top of page

Subscribe Form

Thanks for submitting!


LINDSAY MITCHELL: Cracking down hard ... on people with hangovers

A sneaking suspicion is crawling up my spine.

In a reaction to ram-raiding (which has now morphed into aggravated angle-grinding); to cold-blooded murders by a home detainee; to brazen trolley-filled supermarket shoplifting; to defiant silence from witnesses of child abuse deaths; New Zealanders voted for a crackdown on law and order.  The issue was second only to inflation on the list of the voter concerns in the run-up to the 2023 election. New Police Minister Mitchell has sent a public message to old Police Commissioner Coster - Quit with the tolerance of crime.

Since the election police visibility on our roads has ramped up. For instance, on a bypass road running between a golf course and a military facility the speed limit recently reduced from 80kmph to 50kmph. Of a morning, frequent sirens blast as police catch unaware 'speeders' as if shooting fish in a barrel.

Now we learn forty-five people were arrested on New Year's Day leaving Rhythm and Vines for drinking and driving. Well actually drinking, sleeping it off and driving. The three check-point operation was run in the morning.

The age-old sensible slogan will have to be amended to 'Don't Drink, Sleep and Drive.'

OK. People with hangovers probably aren't the safest drivers behind the wheel. But then neither are people with fatigue, who chose not to sleep. 

"No driver has the right to put other people's lives at risk; every person in and around your vehicle relies on you being in full control of it" says the police area commander. Quite.

But all of this smacks of window-dressing:  Look at us. Look how tough we are. Look at all the resources we can summon up to catch people doing 55kmph in what was for years safely a 80kmph zone. Or to hobble the hungover.

In reality the police have much bigger, nastier fish to fry. But the temptation will always be, when pressed, to chase after low-hanging fruit.

Anyway. That's my suspicion. The demand for a 'tough on crime' approach will be executed but not in quite the way we anticipated.

And there will be no room to complain. Commissioner Coster need only reply, "You asked for it."

Let's hope I'm wrong.

In the year to November 2023 there were 347,068 crimes comprising assault, sexual assault, abduction, robbery, burglary and theft reported to police. Up 35,644 (or 10 percent) on the previous period.

Legal boundaries must always be drawn somewhere but sometimes crossing them is a minor breech. 

Policing and punishing minor misdemeanors does nothing to prevent innocent people from becoming victims of serious crime.

Lindsay Mitchell blogs here

3,802 views149 comments


20 hours ago charliecovkid7491 Replying to Picker N Grin "You sound like a left wing twot Charlie," And you sound like a redneck self opinionated oaf. 'Pecker' Your perspective clearly demonstrates that you are an obnoxious ill mannered prat. Better a " pointy head" than a fuck wit. Unable to maintain an intelligent, informed discussion. You are out of your depths. and resort to obscenities and irrational ranting. I don't normally respond to pricks like you But I'll make an exception in this case. You know virtually nothing about me and even less about the topic you are gibbering about. “Try being informed instead of being opinionated”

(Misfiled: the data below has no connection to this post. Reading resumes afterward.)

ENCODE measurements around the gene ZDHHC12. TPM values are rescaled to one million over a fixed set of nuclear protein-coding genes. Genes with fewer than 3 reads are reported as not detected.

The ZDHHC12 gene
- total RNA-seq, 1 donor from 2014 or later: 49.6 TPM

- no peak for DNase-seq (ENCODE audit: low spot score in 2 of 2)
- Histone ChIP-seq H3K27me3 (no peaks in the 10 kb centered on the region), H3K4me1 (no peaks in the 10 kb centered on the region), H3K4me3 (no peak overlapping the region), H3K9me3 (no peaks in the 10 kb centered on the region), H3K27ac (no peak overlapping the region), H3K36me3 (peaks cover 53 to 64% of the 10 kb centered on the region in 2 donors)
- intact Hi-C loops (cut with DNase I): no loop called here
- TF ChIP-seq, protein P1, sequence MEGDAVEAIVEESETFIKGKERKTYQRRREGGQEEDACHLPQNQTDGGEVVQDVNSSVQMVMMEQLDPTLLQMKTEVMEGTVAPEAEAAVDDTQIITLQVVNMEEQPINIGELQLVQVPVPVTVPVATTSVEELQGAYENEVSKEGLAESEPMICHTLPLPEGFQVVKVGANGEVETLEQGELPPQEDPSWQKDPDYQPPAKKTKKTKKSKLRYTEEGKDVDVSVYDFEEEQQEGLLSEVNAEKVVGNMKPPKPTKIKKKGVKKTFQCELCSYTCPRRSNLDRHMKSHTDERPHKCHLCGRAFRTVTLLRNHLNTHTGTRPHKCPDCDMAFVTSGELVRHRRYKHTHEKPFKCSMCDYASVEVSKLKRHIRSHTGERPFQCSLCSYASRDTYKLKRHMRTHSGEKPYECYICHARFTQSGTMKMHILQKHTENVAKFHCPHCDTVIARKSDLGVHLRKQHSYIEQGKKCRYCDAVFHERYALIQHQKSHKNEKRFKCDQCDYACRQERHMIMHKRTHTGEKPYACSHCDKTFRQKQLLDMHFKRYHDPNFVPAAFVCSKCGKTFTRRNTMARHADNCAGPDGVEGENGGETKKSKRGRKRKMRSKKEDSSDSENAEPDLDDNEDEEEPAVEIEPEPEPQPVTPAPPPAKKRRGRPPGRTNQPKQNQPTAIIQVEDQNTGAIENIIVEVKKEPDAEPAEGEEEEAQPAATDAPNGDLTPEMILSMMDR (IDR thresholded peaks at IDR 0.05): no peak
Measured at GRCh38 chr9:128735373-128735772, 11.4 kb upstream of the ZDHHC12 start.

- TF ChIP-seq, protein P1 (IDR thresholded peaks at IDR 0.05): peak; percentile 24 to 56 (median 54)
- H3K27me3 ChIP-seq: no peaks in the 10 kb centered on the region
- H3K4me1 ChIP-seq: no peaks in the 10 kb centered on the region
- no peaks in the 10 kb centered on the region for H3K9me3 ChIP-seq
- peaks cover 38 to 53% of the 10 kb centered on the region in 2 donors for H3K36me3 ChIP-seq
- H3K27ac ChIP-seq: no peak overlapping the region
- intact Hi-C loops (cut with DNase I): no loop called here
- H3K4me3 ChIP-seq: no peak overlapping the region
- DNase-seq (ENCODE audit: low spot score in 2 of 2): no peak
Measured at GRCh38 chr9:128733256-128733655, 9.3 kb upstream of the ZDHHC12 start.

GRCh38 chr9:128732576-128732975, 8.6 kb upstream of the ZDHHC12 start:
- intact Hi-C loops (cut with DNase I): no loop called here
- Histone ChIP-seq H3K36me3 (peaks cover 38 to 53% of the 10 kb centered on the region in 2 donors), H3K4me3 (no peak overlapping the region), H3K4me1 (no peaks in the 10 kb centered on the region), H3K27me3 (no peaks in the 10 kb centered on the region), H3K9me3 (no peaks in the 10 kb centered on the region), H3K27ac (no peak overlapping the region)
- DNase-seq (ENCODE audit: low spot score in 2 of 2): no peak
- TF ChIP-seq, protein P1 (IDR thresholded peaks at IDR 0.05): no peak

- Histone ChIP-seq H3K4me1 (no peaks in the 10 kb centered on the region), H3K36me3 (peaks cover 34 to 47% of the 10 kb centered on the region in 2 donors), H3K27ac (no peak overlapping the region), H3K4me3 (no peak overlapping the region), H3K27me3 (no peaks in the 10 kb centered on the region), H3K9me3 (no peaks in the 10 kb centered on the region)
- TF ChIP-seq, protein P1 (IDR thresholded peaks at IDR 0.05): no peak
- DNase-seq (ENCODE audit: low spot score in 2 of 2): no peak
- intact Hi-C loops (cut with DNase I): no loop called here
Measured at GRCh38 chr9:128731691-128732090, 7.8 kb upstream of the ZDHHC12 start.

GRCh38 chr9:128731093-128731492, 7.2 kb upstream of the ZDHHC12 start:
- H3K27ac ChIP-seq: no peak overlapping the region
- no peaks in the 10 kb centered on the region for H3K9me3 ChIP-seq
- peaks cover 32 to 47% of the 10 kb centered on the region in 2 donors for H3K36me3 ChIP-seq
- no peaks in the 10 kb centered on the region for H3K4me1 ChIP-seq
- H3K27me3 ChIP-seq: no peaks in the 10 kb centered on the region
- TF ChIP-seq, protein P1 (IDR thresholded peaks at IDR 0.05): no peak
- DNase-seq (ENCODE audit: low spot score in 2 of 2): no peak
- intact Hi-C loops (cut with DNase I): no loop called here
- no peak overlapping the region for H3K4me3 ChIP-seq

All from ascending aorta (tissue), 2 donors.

Replying to

Picker N Grin

Point taken

With respect, do you have an understanding of crime and punishment.


I can genuinely understand the cries for violent retribution.

 I've done it myself. Especially when dealing with crimes against children , or the weak and elderly.

 Violence begets violence. I've dealt with plenty, on a professional basis. .

I have dealt with murderers, rapists, paedophiles, drug dealers, gangsters et al


It's simply not a case of one size fits all.

I guess we could try a return to burning at the stake, public hanging or the very popular beheading

There is no single answer. This is well established fact.


Picker N Grin

Replying tocharliecovkid7491

All of the above is true but, not everyone that is born into 'trying circumstances' turn out criminals, people make choices. Those that make the wrong choice should be aware of the consequences. Anyone that goes to jail should start their sentence with 2 weeks bread and water with some hard labour, then they go into the general prison population where they are given the opportunity to learn/reform/whatever to mend their ways. As reminder, they get 3 weeks of hard labour in a chain gang and live in tents on the way out and the promise thats their future, if they come back in or, take a leaf out of sherif Joes regime in Arizona,…


Replying to

Picker N Grin

Oh dear !!!!

Where to begin ??? I don't think that any attempt at rational discussion will have any effect

You obviously have a right to your opinions. As do I . I have made similar comments regarding " Trying circumstances, " I certainly don't believe in making excuses for anti social behaviour.

You have some very interesting, but not unique, thoughts regarding crime and punishment. I've heard it all before , Phenomenally simplistic .

Several pieces of research into criminal behaviour have shown that more than the severity of punishment, it’s the certainty of being caught & punished which is a bigger deterrent for criminals. Increasing the certainty of being captured generally leads to…


Pickern grin's comment

Taking a leaf out of Singapore's treatment of petty, and other crime would be a good start, The rattan never did anyone any harm, but it did get their attention. Sherif Joe in Arizona also had the right idea, he had crims paying their way to stay in jail, didnt cost the community anything, dressing them in pink helped as well

bottom of page